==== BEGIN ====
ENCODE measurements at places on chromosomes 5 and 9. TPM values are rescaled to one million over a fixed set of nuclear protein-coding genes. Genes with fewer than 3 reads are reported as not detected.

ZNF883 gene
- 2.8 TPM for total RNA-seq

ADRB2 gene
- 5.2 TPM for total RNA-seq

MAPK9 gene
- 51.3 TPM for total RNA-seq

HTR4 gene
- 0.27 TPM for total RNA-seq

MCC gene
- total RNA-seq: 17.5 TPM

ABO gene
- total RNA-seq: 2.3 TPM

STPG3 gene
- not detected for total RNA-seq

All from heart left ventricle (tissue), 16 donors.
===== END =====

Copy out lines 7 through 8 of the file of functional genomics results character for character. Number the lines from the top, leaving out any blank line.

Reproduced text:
- 51.3 TPM for total RNA-seq

HTR4 gene